Note: Due to the COVID-19 situation and the need to maintain social distancing, all members of the Paducah Board of Commissioners participated by video and/or audio conferencing.
The Paducah Board of Commissioners approved an ordinance setting the real estate and personal property tax rates for fiscal year 2021. The City’s real estate tax levy is set at 26.7 cents per $100 assessed value, the same rate as last year (fiscal year 2020). This ordinance also outlines the payment date requirements. Tax bills that are less than $900.00 are due without penalty and interest until November 30, 2020. For bills that are greater than $900.00, the owner may split the bill in half with the first half due on November 30 without penalty and interest and the second half due on February 28, 2021, without penalty and interest.
The City’s Compensating Rate, the rate that keeps the revenue at the same amount as FY2020, is 26.3 cents per $100 assessed value. Kentucky Revised Statutes (KRS) permits a city to adjust the rate upward by not more than 4 percent of the compensating rate. With the 26.7 cents, the City is taking a rate that is 1.5% more than the compensating rate. Since the City’s proposed tax levy is more than the compensating rate, a public hearing was required. It was held September 8.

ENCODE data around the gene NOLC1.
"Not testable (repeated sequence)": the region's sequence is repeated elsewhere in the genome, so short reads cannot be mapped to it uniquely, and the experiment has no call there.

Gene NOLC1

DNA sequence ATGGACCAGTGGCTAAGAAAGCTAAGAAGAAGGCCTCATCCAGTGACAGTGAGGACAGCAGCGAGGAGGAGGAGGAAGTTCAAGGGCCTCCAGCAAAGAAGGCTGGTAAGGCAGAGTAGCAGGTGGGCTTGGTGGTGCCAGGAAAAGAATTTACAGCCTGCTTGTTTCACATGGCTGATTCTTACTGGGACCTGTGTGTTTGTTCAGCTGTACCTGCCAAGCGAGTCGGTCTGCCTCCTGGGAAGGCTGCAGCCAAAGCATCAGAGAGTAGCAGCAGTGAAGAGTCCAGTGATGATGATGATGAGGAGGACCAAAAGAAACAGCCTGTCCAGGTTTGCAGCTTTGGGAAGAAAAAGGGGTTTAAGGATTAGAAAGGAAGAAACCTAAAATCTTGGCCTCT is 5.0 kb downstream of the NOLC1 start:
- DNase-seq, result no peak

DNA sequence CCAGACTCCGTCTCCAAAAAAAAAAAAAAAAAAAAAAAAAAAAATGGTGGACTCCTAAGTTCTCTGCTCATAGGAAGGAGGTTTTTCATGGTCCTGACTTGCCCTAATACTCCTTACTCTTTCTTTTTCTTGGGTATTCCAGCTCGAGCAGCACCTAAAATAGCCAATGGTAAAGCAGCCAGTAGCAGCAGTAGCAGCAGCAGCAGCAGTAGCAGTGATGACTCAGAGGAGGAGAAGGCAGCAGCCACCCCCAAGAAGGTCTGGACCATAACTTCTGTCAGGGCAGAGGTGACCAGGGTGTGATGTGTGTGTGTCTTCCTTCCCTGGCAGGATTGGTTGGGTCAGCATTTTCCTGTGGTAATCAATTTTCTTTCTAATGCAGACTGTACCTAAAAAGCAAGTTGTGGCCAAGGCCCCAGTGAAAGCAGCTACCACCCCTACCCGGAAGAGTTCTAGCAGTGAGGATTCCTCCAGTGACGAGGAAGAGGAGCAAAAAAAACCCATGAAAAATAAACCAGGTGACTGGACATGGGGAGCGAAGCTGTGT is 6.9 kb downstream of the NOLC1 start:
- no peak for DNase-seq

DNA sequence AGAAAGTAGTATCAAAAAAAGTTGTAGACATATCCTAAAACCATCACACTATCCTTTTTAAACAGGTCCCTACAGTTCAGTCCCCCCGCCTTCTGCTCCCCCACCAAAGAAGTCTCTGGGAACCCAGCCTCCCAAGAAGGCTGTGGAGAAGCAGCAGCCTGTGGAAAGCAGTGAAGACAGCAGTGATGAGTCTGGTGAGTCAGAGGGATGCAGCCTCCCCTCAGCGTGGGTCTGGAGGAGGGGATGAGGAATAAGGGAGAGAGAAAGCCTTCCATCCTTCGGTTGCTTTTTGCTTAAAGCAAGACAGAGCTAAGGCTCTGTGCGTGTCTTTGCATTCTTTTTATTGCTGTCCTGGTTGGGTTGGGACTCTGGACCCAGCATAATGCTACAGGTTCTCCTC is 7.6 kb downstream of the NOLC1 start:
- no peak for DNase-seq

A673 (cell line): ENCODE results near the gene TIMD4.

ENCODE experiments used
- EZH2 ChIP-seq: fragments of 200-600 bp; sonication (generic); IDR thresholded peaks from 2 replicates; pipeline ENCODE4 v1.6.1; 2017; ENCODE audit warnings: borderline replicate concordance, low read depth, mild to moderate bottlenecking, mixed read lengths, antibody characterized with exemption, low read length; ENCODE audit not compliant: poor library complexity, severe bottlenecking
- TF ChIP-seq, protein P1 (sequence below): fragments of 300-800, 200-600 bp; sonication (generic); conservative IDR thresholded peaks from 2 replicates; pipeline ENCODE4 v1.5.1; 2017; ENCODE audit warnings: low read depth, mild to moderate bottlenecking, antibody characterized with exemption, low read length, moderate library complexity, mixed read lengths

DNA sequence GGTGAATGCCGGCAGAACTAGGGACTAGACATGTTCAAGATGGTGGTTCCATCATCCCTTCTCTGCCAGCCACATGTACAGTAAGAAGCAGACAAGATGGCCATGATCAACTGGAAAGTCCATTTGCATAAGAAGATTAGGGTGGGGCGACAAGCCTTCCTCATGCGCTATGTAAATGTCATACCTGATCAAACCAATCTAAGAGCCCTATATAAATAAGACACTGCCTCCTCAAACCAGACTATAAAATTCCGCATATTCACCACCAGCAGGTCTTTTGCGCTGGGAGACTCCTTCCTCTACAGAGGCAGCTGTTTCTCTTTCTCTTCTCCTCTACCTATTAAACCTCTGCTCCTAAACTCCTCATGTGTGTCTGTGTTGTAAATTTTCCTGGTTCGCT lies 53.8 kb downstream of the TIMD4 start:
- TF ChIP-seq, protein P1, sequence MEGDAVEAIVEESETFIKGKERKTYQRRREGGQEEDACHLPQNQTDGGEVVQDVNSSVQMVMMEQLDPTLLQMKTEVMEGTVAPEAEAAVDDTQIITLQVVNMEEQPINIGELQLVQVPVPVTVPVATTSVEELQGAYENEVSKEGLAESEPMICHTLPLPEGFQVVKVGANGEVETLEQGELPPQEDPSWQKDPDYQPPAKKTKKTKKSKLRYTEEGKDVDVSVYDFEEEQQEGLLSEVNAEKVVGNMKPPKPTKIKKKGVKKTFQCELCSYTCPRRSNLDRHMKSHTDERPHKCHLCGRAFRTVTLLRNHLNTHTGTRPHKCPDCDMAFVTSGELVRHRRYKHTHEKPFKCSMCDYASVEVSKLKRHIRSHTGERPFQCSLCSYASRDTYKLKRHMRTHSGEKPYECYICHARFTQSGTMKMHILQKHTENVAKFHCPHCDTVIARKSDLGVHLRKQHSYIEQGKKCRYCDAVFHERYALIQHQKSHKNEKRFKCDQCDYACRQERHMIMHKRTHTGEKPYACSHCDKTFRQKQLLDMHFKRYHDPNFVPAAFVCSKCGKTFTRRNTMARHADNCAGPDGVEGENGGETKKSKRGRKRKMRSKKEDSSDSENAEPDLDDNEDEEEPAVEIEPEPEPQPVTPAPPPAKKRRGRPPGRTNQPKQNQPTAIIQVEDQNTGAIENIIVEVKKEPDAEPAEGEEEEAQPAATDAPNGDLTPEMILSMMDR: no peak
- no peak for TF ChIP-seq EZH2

The rate of 26.7 cents is much less than what the rate was more than twenty years ago in fiscal year 1995. At that time the real estate rate was 43.8 cents per $100 assessed value. The revenue generated by the property tax is the City’s second highest revenue source behind the payroll tax.
At this meeting, the Board also introduced an ordinance authorizing the City to collect taxes for the Paducah Independent School District. The Paducah School District set its property tax levee at the same rate as Fiscal Year 2020 at 86.4 cents per $100 of assessed value.
The Paducah Board of Commissioners approved an ordinance for the purchase of property at 2640 South 24th Street in the amount of $8000. This floodplain property is adjacent to the newly rehabilitated South 24th Street Bridge. The City plans to remove the structure on the property and grade the land to improve the area’s stormwater drainage, stormwater storage capability, and management. Over the past several weeks, Jim Smith Contracting has been working on the project to replace the bridge which is more than 50 years old. This bridge over Cross Creek between Seitz Street and Center Street had been damaged from flooding especially in 2018. The new bridge is wider to accommodate ADA-compliant sidewalks. The City is receiving FEMA funds to assist with the bridge project.